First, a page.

Gretchen Salois headshot
From the
Senior Editor
Gretchen Salois
Swift & solid

hroughout the country, architects are seriously considering Speedcore technology for their building projects. This recently developed prefabricated system changes how designers, engineers and construction teams approach a project by shifting away from traditional reinforced concrete structures.

This month’s cover story (page 16) focuses on Rainier Square Tower in Seattle which, despite a crane operator strike, viaduct closure and inclement weather, still met its August 2019 timeline. Now, teams are finishing the base of the building and all interior work. With SpeedCore, there is no foundation lay-down stage, where concrete is poured and builders must wait weeks for it to sufficiently harden. Instead, two steel plates are set 24 in. apart by smooth steel bars, which are installed as part of a concrete-filled panel.

The technology isn’t limited to high-rise buildings. In areas prone to earthquakes, SpeedCore allows developers to create a strong structure with more design options. For example, to respond to seismic shifts in California, buildings constructed using SpeedCore are no longer limited to 5- to 6-ft.-thick concrete walls. Instead, steel panels make 3.5-ft.-thick walls possible. Whereas a traditional steel-reinforced concrete foundation requires heavier walls for stability, SpeedCore’s panels leave no way for the concrete to escape, ensuring its strength.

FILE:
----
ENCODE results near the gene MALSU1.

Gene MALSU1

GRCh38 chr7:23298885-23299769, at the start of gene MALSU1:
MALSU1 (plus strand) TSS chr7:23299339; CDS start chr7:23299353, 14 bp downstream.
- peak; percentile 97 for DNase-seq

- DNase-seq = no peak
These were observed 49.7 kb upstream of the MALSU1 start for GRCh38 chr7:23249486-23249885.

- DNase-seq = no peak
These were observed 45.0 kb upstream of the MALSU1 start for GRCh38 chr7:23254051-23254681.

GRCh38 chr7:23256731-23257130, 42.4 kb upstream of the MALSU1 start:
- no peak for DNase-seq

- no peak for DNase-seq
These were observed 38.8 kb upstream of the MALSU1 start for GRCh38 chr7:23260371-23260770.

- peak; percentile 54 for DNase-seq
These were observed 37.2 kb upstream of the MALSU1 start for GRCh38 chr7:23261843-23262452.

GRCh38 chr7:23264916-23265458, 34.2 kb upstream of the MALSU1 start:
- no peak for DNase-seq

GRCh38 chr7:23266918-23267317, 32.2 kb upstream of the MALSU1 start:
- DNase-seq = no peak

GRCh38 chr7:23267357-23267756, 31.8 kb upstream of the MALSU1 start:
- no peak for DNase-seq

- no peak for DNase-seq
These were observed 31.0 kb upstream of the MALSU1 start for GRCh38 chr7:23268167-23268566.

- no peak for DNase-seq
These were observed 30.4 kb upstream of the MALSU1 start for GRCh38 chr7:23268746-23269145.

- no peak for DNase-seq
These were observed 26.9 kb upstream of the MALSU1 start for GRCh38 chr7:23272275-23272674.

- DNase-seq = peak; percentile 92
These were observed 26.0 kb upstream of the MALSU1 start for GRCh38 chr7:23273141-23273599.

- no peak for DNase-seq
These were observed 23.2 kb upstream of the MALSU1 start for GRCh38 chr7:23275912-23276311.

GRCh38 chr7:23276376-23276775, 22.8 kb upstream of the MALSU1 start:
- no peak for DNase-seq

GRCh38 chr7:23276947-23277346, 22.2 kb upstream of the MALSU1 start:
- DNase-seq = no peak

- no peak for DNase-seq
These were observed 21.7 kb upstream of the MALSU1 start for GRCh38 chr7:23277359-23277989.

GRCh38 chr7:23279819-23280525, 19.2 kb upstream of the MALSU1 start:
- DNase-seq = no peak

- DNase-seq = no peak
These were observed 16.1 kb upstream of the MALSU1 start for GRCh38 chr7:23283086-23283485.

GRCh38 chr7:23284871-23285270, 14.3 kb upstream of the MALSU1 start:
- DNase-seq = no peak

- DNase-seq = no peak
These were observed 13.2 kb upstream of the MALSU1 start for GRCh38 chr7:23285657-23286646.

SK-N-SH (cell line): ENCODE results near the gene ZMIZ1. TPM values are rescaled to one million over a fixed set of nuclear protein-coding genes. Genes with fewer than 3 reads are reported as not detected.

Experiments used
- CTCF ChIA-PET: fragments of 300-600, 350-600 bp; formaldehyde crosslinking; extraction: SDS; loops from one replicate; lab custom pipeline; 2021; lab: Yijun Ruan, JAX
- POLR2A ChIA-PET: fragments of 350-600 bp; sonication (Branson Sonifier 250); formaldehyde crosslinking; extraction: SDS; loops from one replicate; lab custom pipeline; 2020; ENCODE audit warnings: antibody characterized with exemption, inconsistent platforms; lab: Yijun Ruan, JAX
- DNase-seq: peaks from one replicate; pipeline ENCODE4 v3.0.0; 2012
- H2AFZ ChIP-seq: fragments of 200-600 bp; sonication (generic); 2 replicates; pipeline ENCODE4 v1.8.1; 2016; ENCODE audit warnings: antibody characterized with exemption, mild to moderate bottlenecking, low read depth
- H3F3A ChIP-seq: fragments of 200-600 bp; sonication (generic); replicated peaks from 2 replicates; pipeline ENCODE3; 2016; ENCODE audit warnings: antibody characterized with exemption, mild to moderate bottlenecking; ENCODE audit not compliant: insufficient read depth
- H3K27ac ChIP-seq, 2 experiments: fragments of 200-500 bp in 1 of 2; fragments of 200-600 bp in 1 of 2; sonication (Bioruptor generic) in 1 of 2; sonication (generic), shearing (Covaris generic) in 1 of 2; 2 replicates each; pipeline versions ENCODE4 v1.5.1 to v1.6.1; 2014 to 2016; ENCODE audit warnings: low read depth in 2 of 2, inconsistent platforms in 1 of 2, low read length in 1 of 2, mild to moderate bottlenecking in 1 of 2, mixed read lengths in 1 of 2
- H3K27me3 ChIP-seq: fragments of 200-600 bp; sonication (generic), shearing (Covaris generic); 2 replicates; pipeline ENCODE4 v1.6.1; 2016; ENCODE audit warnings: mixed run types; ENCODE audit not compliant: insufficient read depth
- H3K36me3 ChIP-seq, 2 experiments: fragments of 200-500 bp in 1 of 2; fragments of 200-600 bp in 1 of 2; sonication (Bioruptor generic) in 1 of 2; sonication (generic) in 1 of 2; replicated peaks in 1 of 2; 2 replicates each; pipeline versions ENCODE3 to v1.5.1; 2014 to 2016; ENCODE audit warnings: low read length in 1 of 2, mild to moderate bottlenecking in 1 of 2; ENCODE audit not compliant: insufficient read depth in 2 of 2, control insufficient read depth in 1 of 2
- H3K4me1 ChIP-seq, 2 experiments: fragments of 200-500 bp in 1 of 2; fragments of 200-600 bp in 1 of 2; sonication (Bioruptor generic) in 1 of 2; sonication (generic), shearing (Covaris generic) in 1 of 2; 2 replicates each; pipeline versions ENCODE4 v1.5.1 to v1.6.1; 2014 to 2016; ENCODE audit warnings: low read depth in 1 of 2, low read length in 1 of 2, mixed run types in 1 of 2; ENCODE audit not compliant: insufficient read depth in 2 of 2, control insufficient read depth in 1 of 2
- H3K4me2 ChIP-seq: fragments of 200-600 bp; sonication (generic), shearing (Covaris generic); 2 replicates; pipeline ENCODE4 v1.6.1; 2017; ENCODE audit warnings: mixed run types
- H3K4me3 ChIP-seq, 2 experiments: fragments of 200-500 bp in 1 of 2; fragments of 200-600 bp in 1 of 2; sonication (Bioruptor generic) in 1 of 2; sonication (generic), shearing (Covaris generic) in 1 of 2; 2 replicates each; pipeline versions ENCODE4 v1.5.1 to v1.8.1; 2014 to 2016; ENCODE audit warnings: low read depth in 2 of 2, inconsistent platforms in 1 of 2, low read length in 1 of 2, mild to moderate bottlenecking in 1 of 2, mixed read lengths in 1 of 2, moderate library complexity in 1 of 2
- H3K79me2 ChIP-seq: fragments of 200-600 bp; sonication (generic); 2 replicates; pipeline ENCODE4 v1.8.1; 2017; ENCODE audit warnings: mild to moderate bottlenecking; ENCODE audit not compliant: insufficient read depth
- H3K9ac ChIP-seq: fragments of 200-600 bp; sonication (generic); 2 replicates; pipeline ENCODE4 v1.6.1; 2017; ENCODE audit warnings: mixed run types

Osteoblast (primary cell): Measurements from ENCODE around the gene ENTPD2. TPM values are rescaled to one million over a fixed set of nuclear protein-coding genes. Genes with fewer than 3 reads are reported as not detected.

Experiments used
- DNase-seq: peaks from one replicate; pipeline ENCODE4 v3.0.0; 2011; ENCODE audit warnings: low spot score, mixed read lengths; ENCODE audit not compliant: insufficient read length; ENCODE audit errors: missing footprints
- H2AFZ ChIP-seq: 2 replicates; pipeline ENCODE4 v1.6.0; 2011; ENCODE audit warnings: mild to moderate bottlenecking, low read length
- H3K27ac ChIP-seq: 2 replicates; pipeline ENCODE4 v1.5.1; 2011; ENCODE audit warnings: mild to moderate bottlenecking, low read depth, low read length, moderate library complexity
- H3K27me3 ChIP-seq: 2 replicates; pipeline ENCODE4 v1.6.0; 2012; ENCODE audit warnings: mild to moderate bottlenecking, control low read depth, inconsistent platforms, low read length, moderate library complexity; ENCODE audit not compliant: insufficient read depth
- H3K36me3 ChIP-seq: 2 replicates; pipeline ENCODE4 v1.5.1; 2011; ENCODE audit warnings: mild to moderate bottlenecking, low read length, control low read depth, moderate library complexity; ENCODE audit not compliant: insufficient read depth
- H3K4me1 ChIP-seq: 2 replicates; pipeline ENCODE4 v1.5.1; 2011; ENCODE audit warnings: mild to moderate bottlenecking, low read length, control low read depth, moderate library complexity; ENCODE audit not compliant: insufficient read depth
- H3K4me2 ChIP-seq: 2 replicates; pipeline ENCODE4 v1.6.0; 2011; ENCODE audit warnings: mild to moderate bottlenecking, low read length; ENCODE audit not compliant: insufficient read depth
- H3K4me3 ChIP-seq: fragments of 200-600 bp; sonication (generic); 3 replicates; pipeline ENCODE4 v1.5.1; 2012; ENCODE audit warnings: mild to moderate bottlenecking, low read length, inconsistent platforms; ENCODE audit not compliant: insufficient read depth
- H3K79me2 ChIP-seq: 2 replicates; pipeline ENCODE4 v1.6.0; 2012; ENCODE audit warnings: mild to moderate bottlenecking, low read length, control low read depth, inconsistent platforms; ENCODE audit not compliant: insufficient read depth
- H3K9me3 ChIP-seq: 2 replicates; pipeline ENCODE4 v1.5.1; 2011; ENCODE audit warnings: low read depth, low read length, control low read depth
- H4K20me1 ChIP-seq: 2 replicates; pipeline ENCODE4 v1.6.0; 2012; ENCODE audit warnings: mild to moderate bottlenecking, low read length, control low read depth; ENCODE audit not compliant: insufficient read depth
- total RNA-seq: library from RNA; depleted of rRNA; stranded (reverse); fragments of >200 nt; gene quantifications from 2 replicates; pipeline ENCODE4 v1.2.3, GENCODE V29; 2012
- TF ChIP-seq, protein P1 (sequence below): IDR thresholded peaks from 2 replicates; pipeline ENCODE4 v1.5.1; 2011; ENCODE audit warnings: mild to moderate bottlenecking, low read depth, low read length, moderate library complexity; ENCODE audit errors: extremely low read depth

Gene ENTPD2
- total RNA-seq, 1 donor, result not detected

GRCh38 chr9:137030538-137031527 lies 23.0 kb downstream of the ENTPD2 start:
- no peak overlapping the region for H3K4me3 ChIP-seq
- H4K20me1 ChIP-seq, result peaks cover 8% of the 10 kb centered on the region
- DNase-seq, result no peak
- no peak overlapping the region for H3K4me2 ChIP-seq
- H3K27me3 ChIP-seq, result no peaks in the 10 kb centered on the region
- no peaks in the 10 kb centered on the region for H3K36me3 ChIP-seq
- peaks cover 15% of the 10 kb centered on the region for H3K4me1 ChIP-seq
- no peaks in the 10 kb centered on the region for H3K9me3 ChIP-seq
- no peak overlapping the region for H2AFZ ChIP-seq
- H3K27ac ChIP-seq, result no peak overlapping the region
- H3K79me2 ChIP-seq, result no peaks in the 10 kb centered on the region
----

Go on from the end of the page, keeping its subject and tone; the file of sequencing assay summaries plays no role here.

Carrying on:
Other challenges builders faced using prior methods can now be approached differently. With proper planning, concerns such as openings and embeds are no longer solved on site, says Lawrence Kruth, vice president of engineering and research at the American Institute of Steel Construction. “Instead, these openings and embeds can be fabricated into the panel before shipping. Ultimately, this moves a portion of site work previously performed by the concrete subcontractor into the scope of the fabricator, to the benefit of the project,” Kruth says.

Inevitably, as construction progresses, there are often some beams connected to embed plates (steel placed by the general contractor or concrete contractor) that are misplaced, which must later be realigned.

“Because the erection process is all-in-one and not intermittent concrete walls and rebar, all the pieces are placed [as diagrammed] and there is no chance for misalignment,” explains Ron Klemencic, chairman and CEO of Magnusson Klemencic Associates (MKA), which designed Rainier Square Tower along with architectural firm NBBJ. “That tolerance bust goes away. Instead of having to fix hundreds of steel beam issues, we eliminate that number to zero.”

Future projects will have even more options compared to those available for Rainier Square Tower. With each new build, researchers find new ways to advance SpeedCore. Types of paneling used, coatings such as fire protectants and design plans given the thinner wall requirements for earthquake zones are some functions where SpeedCore is having a beneficial impact.

MKA is working with several fabricators to invent a bolted steel splice method, which would reduce the need to weld on job sites. Notes Klemencic, “Finding reliable welders is a problem throughout the world.”

Fabricators have an opportunity to learn more about SpeedCore and adopt the technology. Failure to acknowledge such a breakthrough will leave naysayers scrambling to catch up. FFJ encourages skeptics to ask their valid questions now and discover some perhaps surprising answers.